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American History
Accredited Records

      If Mr. Correll was father-figure to a thousand students, then certainly, Dr. Wall was the favorite uncle. This was what enabled him to get implemented the things he wanted to do directly at the beginning of his job at Chilocco Indian School in the year of 1956.

      He never intimidated me.  The mature man treated me much like my family  would have. I was willing to do whatever he put in front of me, no matter how little I understood what the work involved.  One by one the larger than legal forms were inserted into the long carriage of a manual typewriter in order to be filled out. This was the beginning of the paper work required to record, list, document all the education each and every one hundered and twenty-one employee on campus had or didn't have. These requirements were necessary to see that the school became a fully accredited high school. It never occurred to me to wonder why someone in plant maintenance would need to have all their certification listed. It was simply on the form and had to be completed. If that person was lacking in one or another schooling then it was his business to necessarily go for classes to get that certificate. In my youthful place it was easy for me to call that person to arrange for a time to bring in the papers when they had them in their hand. Those employees were glad to comply with a secretary who was obviously a kid and only following directions. Their ego was not a bit bruised. Dr. Wall was quick in using me in that way. Probably if the regular secretary had been on duty it wouldn't have gone so smoothly. There might have been all kinds of back tracking and trying to cover over this or that missing paperwork. In a way this was a good preparation for them as well as the school. It wasn't for less than twenty years the school closed but an employee forced out of work by that closing did have his qualifications in hand. I knew none of this. It was my duty to do the typing, fill out the forms and track and back track each and every employee to get everything done.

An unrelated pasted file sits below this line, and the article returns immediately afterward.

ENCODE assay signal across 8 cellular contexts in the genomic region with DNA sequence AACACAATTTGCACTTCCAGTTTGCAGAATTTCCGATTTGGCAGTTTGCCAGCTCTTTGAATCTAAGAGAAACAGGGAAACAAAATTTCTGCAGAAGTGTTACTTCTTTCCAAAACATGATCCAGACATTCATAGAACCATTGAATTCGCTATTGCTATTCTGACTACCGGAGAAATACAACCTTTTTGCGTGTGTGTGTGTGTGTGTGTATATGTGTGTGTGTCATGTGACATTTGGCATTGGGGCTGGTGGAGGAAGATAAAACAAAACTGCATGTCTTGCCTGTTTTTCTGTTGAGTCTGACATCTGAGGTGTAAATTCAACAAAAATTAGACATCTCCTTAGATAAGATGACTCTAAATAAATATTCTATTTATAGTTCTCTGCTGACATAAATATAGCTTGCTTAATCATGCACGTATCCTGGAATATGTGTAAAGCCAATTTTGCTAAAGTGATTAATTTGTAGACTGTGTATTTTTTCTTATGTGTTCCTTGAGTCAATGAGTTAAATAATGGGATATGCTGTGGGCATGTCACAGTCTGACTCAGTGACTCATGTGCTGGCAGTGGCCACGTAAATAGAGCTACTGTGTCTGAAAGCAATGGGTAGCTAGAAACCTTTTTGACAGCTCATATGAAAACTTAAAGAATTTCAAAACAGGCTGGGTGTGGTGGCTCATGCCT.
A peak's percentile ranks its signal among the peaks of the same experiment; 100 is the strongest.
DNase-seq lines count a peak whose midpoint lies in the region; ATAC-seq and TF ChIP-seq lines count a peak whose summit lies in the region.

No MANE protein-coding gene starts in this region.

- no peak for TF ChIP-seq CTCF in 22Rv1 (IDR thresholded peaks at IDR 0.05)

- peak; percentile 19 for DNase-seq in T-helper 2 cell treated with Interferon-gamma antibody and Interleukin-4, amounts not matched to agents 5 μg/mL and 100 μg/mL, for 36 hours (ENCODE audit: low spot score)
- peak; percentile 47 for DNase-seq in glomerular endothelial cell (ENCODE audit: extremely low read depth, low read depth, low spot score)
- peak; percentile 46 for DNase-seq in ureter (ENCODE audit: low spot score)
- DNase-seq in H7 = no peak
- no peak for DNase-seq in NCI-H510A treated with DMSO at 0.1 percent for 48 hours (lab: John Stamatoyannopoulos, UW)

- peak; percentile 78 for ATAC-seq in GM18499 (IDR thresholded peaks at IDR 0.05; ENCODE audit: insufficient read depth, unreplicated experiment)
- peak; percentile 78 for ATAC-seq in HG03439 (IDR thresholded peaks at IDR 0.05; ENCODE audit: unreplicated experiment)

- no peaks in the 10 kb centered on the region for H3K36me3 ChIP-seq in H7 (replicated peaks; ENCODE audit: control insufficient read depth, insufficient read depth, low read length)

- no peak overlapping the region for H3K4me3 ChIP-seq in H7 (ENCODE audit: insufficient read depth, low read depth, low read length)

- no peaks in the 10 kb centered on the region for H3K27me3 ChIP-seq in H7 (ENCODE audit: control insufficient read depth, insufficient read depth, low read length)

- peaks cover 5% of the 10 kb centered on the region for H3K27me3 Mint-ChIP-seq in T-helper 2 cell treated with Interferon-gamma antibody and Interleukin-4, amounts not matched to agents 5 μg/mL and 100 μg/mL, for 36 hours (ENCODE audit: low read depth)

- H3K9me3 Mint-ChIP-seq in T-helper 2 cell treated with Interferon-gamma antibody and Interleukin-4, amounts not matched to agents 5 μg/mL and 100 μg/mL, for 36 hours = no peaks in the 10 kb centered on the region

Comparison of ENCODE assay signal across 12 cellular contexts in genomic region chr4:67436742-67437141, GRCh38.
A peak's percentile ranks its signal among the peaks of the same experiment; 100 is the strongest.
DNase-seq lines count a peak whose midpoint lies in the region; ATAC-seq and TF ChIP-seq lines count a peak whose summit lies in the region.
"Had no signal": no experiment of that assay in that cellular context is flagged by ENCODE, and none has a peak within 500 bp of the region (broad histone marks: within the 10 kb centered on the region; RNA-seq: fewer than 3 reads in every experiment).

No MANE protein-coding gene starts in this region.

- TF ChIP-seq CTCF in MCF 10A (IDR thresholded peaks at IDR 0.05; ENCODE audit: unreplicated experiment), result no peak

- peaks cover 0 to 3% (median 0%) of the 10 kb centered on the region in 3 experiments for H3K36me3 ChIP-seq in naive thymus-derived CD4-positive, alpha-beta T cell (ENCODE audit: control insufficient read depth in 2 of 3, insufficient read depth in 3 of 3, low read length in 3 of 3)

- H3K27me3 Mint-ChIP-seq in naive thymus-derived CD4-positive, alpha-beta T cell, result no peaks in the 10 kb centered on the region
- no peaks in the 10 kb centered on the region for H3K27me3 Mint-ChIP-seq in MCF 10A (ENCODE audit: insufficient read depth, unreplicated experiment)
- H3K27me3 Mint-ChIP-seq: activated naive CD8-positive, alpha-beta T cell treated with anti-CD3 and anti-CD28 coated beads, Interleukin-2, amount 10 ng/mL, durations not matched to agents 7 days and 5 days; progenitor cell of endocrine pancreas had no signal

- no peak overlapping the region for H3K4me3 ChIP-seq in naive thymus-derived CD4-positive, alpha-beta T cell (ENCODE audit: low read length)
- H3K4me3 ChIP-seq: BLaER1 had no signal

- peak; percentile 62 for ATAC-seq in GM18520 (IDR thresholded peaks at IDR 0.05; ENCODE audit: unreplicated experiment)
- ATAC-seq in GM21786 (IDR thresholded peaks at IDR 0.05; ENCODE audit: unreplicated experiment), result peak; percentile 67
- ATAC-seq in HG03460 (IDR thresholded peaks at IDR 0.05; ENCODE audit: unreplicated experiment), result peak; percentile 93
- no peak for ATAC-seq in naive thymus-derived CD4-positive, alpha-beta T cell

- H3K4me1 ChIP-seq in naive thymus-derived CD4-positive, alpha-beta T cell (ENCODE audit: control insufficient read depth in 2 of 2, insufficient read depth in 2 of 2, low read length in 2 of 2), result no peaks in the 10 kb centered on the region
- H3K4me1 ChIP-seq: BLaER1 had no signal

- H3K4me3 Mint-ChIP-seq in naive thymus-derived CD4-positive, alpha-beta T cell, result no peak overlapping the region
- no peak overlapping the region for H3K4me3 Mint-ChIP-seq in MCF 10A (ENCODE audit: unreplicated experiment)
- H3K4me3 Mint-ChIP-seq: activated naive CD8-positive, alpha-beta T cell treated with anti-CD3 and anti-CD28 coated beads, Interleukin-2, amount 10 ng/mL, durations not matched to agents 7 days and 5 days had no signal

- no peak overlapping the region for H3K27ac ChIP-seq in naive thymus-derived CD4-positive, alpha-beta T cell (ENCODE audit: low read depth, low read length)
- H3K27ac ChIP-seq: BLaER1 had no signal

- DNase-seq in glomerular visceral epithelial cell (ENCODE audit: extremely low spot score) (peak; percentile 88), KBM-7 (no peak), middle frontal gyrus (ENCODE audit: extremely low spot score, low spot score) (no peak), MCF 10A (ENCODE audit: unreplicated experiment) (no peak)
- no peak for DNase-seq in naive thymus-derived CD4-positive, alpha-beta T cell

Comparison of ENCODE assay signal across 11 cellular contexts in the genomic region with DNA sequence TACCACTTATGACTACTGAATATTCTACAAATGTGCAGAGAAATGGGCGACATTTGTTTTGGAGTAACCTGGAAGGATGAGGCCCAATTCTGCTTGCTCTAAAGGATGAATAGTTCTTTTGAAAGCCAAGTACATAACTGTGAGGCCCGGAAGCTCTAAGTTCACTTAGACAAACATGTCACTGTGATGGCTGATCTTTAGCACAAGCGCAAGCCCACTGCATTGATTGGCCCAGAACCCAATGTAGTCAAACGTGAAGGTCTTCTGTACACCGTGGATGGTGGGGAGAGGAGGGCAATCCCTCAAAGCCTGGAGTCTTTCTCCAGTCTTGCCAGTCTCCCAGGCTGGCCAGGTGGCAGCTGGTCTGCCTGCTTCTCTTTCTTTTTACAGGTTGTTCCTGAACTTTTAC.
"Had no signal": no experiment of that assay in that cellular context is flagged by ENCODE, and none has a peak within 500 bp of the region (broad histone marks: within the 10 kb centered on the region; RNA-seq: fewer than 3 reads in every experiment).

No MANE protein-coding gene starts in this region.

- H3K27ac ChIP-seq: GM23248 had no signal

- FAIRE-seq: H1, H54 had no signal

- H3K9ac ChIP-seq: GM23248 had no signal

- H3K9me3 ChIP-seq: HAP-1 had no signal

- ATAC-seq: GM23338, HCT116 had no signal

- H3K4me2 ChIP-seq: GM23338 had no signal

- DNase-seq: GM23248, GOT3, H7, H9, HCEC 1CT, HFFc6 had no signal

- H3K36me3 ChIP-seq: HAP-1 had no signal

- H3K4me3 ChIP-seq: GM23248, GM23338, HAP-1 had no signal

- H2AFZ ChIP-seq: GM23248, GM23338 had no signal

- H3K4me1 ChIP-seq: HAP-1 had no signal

Some in the office were like wall-eyed horses as they kept looking askance at the particular project.  At the time I didn't understand this either. Such are the blessings of youth.

     Another project Dr. Wall had was the cleaning out of the file cabinets. This was not so easy. It was a tedious work to sort things in order to send valuable records  to the Ft. Worth National Archives and to discard other things that were, maybe just one,  sheet of paper with one line. No names, dates, or particular understanding involved made the information useless. The former secretary now on leave was skilled, grounded in the meticulous,  regarding government regulations, person. Never would she have attempted such a thing. Paperwork can be sacred to a certain worker.  Because I had nothing like this in my mentality, Dr. Wall used my hands to work through all of it. In fact one of the older secretaries still living on campus was so outraged at the work she made it her business to walk into the office and quietly complain.

      “What is happening to the files?”  She asked

      Remember the former encounter with a sage department head?  I was equally as careful of this woman. She had worked a life time in the office and I wasn't about to cross her.

     “Dr. Wall is sending them to Ft. Worth to the archives.”  It was my turn to look at her like a wall-eyed horse.

      “Are you sure he isn't just throwing them away?”  Her level look made me know I had better make no bones in a straight answer.

      “Oh yes, I'm sure.”  I reached down to the stack of papers to be discarded and pulled a sick little record with nothing but one line stating one of the students had reported to the hospital that morning. No name and no date made it worth nothing. Of course there was a hospital from early on so that wasn't even a vital record. I then pointed to the other pile of paper work all bundled and addressed with the Ft. Worth address.

       The woman, who was now becoming elderly and full of wisdom, seemed to be satisfied. She didn't even request to see Dr. Wall as she turned to leave. I was relieved.

      Years later after the closing when there was paper strewn all over the floor of the main office I pointed this out to the caretaker.  He bundled those up and mailed them to Ft. Worth. One of the things he mailed was a huge, ancient book of records. My grandmother's name was written in it with beautiful cursive. That is in the archives, too.

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